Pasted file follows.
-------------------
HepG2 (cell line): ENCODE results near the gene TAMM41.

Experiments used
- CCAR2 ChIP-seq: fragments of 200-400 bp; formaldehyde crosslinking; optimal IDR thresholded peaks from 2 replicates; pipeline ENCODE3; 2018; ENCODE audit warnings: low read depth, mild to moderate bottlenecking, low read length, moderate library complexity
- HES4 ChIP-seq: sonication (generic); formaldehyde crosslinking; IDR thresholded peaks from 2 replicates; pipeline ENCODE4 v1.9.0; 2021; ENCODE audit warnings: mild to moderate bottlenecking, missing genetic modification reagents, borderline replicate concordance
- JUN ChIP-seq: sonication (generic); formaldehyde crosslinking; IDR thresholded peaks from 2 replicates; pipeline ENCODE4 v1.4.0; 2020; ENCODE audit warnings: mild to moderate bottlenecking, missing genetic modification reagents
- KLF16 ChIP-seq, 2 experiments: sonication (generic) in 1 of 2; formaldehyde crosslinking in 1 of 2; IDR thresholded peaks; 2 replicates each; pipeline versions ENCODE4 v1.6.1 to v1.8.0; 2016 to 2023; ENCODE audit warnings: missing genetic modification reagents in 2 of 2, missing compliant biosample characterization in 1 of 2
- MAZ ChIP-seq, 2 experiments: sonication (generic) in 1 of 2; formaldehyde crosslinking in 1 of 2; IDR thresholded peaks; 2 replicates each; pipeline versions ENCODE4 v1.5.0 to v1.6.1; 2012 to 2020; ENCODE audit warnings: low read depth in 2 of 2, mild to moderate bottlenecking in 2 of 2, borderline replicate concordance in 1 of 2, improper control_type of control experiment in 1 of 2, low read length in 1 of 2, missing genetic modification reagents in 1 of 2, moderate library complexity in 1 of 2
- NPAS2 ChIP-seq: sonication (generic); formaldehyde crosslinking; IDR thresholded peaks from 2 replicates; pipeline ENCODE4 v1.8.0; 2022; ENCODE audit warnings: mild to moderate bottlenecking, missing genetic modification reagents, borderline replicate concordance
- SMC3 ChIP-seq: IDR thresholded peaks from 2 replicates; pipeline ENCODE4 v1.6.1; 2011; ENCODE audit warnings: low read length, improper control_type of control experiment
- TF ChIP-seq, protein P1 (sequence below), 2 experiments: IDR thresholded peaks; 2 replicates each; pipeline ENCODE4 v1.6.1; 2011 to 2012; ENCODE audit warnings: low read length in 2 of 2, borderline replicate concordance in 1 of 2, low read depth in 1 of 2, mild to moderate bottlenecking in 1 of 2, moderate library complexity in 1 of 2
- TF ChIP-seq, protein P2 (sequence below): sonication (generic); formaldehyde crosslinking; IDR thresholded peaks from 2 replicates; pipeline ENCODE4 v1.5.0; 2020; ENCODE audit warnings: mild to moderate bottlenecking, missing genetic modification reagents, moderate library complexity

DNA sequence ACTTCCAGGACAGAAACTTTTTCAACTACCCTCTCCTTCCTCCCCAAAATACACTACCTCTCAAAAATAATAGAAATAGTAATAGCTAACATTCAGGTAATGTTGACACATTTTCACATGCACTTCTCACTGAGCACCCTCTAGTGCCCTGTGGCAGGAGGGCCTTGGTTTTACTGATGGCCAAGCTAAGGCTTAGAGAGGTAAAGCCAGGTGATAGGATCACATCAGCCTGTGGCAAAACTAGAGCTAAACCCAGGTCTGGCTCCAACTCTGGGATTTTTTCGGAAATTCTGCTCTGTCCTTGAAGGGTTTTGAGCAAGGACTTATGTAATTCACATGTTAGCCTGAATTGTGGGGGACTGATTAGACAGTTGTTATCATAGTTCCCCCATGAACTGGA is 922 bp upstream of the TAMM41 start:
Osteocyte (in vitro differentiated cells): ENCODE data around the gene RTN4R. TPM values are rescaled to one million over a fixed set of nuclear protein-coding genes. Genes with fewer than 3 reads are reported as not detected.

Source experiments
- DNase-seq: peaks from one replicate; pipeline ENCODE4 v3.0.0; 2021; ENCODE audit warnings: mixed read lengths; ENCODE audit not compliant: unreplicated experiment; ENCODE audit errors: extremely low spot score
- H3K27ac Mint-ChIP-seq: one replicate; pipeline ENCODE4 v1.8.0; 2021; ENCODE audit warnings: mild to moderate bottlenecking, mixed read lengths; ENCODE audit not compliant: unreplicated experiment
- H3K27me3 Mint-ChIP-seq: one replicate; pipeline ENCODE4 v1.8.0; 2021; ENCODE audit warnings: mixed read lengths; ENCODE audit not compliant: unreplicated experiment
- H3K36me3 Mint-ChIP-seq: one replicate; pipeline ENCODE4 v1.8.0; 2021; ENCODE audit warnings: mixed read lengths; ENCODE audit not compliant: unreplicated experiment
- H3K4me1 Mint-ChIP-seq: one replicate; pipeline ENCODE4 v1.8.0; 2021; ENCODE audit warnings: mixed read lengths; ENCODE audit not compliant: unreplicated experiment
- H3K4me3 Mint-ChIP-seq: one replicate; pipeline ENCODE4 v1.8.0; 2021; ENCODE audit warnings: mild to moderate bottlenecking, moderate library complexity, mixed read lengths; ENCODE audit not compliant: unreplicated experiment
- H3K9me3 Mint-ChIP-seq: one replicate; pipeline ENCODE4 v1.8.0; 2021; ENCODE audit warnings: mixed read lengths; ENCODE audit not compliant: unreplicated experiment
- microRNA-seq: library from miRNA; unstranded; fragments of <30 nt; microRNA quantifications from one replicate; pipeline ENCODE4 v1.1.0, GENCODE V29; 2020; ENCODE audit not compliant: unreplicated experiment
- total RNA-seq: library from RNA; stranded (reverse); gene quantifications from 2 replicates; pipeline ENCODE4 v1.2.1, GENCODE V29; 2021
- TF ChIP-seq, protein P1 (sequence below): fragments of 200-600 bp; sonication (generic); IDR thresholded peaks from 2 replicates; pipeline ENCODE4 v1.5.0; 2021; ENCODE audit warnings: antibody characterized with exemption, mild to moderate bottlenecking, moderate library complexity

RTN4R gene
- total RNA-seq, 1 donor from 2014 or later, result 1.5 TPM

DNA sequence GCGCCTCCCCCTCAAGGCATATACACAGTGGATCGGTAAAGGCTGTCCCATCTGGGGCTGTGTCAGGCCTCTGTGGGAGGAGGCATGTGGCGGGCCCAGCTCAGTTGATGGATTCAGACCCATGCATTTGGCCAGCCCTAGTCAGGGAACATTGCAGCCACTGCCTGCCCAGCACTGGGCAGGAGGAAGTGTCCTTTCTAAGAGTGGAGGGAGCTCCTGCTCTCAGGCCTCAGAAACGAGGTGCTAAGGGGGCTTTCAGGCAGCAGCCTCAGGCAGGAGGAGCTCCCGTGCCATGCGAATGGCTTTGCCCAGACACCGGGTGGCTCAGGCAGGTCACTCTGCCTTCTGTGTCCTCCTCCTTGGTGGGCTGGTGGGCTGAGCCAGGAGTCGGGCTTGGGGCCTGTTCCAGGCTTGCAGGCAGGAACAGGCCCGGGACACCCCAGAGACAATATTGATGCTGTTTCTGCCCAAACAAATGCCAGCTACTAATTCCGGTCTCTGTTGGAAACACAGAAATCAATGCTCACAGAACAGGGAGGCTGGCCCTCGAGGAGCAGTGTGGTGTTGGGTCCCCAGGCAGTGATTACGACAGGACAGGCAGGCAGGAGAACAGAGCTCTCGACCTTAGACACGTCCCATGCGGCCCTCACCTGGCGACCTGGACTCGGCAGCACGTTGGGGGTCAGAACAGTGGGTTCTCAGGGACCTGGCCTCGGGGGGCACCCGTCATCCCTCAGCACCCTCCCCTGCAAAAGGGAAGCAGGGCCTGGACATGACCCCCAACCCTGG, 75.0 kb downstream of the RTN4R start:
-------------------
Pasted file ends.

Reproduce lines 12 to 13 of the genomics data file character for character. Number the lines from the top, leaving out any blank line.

DNA sequence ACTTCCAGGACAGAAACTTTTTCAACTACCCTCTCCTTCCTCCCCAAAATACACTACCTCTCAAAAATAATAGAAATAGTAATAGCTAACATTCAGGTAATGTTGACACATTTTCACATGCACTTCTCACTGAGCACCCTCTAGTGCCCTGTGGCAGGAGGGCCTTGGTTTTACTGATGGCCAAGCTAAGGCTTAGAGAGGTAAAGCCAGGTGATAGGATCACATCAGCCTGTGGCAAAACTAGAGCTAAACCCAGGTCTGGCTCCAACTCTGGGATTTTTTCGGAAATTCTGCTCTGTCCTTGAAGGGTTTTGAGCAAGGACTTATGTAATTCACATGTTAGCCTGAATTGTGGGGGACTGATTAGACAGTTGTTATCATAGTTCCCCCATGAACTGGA is 922 bp upstream of the TAMM41 start:
Osteocyte (in vitro differentiated cells): ENCODE data around the gene RTN4R. TPM values are rescaled to one million over a fixed set of nuclear protein-coding genes. Genes with fewer than 3 reads are reported as not detected.